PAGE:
4th Friday in ordinary time, also feast of Saint Blaise and Saint Ansgar, February 3, 2023
Heb 13:1-8; Ps 27:1,3,5,8-9; Mk 6:14-29
The group of friends I hang around with, let’s call it the “Rockford” area even though I live in Belvidere, are known around the country as, “Those hospitable folks from Rockford!” They are always willing to throw a party or offer a meal and bed for someone passing through.” One could say, “It’s a Midwestern thing.” But I suppose, it is also a southern thing, an eastern thing, or a western thing, depending on who you talk to. However, the one thing common in all these places, is the people who are charitable, welcoming, and happy. Yes, I said happy, because it really doesn’t matter how much money you have, how big of a house, or fancy car you have, or, insert here any perceived wealthy status. It’s not the status or wealth that matters, it is what your heart says and does that matters. Hospitality and ministering to our neighbors are what makes us happy. These are the works of mercy the writer to the Hebrews is referring to. And by showing (and doing) those works of mercy, we receive God’s mercy and our hearts glow with love. It makes sense then that we are happy.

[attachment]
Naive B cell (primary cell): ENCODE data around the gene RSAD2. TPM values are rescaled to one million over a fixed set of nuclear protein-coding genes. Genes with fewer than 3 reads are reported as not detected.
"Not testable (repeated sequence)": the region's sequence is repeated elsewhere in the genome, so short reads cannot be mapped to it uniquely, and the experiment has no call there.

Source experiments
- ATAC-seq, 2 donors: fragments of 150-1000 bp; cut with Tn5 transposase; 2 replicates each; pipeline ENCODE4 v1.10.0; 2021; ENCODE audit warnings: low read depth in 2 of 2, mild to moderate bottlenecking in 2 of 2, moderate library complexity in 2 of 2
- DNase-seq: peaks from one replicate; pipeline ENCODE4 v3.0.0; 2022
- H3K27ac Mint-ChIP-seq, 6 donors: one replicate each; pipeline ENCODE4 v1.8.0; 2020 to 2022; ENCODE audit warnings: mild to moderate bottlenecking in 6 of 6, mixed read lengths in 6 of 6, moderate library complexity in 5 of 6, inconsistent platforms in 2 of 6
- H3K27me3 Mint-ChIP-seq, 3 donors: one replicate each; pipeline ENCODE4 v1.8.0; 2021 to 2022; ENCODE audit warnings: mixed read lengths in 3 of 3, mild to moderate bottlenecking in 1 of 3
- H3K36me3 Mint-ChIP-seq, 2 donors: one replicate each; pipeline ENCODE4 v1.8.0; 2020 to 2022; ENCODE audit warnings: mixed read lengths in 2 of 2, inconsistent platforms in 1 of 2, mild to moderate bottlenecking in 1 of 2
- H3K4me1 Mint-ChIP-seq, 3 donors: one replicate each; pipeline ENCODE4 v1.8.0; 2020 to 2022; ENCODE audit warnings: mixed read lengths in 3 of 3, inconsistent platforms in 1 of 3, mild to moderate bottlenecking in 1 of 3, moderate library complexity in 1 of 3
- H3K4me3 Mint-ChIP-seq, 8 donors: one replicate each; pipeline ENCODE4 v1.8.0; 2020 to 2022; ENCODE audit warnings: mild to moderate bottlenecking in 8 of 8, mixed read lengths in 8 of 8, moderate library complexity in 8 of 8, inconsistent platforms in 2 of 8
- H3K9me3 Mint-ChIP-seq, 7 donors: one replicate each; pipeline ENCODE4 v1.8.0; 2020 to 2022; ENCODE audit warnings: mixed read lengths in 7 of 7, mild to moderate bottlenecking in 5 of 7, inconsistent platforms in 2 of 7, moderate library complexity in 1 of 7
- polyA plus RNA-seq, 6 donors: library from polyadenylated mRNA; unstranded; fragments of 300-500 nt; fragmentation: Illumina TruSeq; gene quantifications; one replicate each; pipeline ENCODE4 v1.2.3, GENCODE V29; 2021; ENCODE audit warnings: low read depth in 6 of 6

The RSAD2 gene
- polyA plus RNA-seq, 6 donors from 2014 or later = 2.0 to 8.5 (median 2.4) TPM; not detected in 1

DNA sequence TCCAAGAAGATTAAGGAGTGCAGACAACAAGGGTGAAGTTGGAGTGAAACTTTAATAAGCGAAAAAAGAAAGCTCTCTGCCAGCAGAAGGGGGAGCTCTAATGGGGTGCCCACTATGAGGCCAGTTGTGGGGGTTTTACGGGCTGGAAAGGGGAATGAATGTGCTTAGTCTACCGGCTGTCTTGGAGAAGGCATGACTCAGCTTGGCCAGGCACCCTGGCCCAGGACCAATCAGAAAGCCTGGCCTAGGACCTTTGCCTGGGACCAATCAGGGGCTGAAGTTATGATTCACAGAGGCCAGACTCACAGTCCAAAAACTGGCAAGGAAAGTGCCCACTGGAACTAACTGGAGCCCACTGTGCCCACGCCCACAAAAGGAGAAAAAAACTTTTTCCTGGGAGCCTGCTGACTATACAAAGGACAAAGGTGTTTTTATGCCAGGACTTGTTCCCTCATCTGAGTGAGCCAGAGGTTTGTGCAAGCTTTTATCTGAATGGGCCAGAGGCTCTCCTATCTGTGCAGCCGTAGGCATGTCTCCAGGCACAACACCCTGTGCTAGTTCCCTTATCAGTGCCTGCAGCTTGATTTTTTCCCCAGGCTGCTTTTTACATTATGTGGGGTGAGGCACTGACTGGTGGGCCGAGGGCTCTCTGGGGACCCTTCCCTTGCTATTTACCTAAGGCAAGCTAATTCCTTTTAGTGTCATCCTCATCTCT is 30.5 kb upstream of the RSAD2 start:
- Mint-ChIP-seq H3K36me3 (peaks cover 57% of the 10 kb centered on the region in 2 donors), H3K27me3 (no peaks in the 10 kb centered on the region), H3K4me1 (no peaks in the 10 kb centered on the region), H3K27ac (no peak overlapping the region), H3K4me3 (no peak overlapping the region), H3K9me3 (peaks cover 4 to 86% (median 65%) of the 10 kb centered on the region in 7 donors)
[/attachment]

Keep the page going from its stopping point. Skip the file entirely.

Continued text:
Herod, for his part, was not so happy. While he was using his influence to throw a big party, he got caught. He got caught not only in adultery, he got caught in letting his pride take over and make a promise that would haunt him for years. “Give me John the Baptist’s head on a platter,” says his daughter when he proudly proclaims to her that he will grant her anything. In order to not look foolish in front of his guests, Herod had to do what she asked. Even if it meant he would regret it. In this case, his hospitality brought him great distress. For you see, he was living in a prideful situation and was not allowing God to work in his life. Even though he had everything he could ask for from a monetary side, he was not happy. So when Herod heard of Jesus, it frightened him. So much so that he said it was John the Baptist risen from the dead.
The Psalm today proclaims, “The Lord is my light and my salvation.” If we truly believe that, then go back and read the first reading from Hebrews again. Let brotherly love continue and show the hospitality they deserve, just like my friends do. Give up all those things that take you away from your happiness, or take you down the path Herod went, the one of pride. Put it all aside and imitate those with faith in Christ. Be hospitable and show brotherly love. Christ never changes; He is the same as yesterday, today, and forever. And neither should you change unless it is to imitate Christ. For if you do, He will never forsake you or abandon you, and His mercy will never end.